One of de Forz’s closest friends was Magna Carta baron, Robert de Ros, who had deep local roots. His mother, Rohese Trussebut, was born at Warter, and the Trussebuts were long standing owners of Warter and the founders of Warter Priory. De Ros inherited the Trussebut estates from his grandfather and had a manor house at Storwood, at the side of the Pocklington canal, and you can still see the moat and earthworks of the site. His estate included Seaton Ross, half the manor of Market Weighton and later holdings in the soke of Pocklington in 1220s (the soke was land controlled by Pocklington but was situated in nearby villages).

The group of northern barons at Runneymede also included the diminutive Eustace de Vesci, whose estates included Melbourne, Thornton, Hotham, Cliffe and Holme-on-Spalding Moor, while his grandfather, Robert de Stuteville, had held the farm of Pocklington early in the century. Related by marriage to de Ros, Vesci was a leading rebel baron who is said to have plotted to assassinate King John in 1213.

However, the strongest connection between Pocklington and Magna Carta came when another of the 25 barons, William de Mowbray, claimed that he owned the manor of Pocklington during the charter’s negotiations. De Mowbray asserted that he had hereditary rights to ‘the custody of York castle and the forest of Yorkshire, and to the tenure of the manor of Pocklington in demesne’. It prompted King John into asking the Sheriff of Yorkshire to investigate the claim, which resulted in the manor be confirmed as belonging to the king.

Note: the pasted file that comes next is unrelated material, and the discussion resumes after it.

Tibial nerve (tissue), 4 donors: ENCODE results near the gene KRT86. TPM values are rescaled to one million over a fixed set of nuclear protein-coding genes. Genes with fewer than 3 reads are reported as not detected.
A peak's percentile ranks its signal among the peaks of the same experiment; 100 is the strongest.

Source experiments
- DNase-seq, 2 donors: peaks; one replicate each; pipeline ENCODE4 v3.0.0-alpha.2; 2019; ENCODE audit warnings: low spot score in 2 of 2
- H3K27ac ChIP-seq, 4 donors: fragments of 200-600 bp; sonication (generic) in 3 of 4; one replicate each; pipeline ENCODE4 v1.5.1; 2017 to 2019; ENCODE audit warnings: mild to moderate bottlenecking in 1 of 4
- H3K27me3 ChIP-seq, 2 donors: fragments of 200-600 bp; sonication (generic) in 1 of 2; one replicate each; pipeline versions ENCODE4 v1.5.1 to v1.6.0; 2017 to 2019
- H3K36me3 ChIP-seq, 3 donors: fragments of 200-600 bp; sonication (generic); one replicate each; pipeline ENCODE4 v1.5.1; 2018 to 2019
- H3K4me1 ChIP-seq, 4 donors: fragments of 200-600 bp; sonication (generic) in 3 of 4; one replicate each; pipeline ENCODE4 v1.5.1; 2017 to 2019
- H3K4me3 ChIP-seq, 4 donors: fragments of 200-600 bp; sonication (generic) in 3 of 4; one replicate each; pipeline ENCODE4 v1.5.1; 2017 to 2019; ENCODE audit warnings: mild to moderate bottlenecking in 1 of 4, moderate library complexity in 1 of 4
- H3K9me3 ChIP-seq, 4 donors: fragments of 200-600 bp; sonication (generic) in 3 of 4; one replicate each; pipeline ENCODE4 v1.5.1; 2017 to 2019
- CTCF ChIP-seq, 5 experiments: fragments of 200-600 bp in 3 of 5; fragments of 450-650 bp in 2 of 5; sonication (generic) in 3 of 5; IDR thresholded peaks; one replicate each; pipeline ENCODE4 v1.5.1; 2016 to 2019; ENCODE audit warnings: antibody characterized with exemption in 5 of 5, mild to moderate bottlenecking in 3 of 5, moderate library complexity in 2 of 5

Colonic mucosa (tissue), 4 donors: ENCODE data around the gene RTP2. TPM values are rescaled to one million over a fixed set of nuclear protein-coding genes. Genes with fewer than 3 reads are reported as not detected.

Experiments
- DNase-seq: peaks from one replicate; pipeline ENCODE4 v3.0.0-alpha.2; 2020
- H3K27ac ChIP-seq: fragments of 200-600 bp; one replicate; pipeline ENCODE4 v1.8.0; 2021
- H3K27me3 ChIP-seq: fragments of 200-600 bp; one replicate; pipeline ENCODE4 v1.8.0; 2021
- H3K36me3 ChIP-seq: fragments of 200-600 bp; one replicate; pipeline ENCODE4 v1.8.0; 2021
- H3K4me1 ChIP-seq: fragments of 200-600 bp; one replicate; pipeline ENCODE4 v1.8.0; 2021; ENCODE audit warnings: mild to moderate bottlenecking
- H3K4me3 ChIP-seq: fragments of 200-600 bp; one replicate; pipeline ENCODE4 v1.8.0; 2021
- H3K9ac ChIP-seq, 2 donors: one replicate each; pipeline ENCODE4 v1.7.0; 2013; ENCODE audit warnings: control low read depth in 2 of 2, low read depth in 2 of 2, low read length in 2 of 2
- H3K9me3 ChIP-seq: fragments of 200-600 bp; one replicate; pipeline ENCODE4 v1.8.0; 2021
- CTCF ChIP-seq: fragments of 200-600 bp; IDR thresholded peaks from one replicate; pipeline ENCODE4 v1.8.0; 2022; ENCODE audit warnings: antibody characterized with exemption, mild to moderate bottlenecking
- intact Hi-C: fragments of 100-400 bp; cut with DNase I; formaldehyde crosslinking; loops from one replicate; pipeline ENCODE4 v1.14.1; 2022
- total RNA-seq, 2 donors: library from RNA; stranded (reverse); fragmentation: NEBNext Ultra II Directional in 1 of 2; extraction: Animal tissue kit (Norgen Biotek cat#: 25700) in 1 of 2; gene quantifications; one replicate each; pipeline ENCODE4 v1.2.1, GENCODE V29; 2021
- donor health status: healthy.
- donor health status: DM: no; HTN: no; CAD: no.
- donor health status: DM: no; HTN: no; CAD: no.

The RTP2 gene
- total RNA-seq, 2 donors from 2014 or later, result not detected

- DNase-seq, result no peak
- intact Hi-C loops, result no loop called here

Another local link person was Walter de Gray, who witnessed the 1215 document and became Archbishop of York the following year. De Gray is credited with building the original archbishop’s summer palace at Bishop Wilton in the 1220s, and he was a leading church reformer who took the vast Saxon minster parish of Pocklington that included Allerthorpe, Barmby Moor, Bielby, Givendale, Hayton, Kilnwick Percy, Meltonby, Millington, Ousethorpe, Thornton and Yapham, splitting it into four smaller separate parishes in 1252.

While the original Magna Carta of 1215 was soon scrapped, it was a time of great turmoil in England. King John died in 1216 at a time when a French army of invasion occupied a third of the country and was pressing for victory. John’s son, who had been present at Runnymede in 1215, became King Henry III, aged just nine, and his regency council reissued the charter twice, in 1216 and 1217, as a rallying point for the royal cause.

The French were defeated and Henry III produced a new version of Magna Carta, with the initial 63 clauses reduced to 37, when he came of age in 1225. This is the document that is recognised as the iconic charter that did so much to develop democracy around the world. Henry III also had significant links with Pocklington, taking the manor back when William de Forz again rebelled and giving it to his new queen, Eleanor of Provence, as part of her marriage dowry in 1236. Henry also granted the first royal charter for a fair at Pocklington in 1245.

The final reissues of Magna Carta, in 1297 and 1300, came during the time of the next King of England, Edward I. He visited Pocklington in 1291, 1293 and 1298 (twice) and spent much of the later years of his reign fighting the Scots, which included establishing Kingston upon Hull as a base to attack Scotland. And he used the manor of Pocklington to do a swap with Meaux Abbey for their land at the mouth of the River Hull and found his port on the Humber in 1294.

Pocklington and District Local History Group’s next meeting, a heritage walk around Burnby and Hayton, has been moved to 16 July.